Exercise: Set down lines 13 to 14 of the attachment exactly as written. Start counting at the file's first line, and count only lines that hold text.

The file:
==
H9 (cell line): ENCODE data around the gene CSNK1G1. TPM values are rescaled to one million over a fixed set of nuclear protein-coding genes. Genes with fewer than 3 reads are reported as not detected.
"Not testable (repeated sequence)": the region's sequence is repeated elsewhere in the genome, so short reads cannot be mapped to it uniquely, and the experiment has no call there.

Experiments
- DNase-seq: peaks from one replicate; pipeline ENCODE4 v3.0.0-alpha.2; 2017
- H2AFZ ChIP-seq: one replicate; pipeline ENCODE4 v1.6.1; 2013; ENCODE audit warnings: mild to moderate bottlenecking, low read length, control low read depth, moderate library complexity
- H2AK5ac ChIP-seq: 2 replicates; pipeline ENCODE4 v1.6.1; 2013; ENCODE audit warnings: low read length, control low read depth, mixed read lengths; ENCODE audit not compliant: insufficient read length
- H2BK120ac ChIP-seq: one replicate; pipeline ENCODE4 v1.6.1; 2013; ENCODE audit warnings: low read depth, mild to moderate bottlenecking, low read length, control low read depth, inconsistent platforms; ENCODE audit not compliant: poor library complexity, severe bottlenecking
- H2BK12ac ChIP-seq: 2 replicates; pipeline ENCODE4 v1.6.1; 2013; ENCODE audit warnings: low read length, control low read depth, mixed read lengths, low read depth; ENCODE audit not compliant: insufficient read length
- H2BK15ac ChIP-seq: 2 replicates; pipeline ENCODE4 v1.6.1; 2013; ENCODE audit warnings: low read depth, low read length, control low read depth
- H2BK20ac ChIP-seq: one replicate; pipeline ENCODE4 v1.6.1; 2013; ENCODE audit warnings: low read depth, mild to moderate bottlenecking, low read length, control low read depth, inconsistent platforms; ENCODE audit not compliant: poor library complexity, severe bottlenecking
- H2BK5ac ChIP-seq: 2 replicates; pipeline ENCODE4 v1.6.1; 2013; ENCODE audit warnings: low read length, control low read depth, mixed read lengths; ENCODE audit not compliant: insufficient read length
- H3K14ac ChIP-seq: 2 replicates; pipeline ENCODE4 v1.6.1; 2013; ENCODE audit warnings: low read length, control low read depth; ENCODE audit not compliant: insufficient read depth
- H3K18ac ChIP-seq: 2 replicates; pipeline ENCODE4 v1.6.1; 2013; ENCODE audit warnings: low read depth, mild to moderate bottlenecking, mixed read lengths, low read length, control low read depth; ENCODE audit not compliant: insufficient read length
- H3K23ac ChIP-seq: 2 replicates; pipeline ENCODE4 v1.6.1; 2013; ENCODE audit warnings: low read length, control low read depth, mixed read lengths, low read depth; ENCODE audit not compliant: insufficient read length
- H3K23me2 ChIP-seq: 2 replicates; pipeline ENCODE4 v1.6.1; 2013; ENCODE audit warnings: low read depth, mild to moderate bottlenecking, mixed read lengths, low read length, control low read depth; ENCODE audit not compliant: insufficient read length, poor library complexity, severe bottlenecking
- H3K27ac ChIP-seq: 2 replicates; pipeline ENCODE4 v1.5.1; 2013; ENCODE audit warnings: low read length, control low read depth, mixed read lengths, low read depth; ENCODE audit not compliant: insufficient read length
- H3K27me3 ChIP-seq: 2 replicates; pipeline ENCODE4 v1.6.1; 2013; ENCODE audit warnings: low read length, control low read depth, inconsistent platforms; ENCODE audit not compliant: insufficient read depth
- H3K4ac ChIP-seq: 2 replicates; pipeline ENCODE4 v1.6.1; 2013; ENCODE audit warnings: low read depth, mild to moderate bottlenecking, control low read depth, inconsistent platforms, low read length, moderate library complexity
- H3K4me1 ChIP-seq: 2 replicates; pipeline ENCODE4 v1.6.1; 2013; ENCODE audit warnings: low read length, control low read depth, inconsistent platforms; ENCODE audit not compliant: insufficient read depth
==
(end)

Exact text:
- H3K18ac ChIP-seq: 2 replicates; pipeline ENCODE4 v1.6.1; 2013; ENCODE audit warnings: low read depth, mild to moderate bottlenecking, mixed read lengths, low read length, control low read depth; ENCODE audit not compliant: insufficient read length
- H3K23ac ChIP-seq: 2 replicates; pipeline ENCODE4 v1.6.1; 2013; ENCODE audit warnings: low read length, control low read depth, mixed read lengths, low read depth; ENCODE audit not compliant: insufficient read length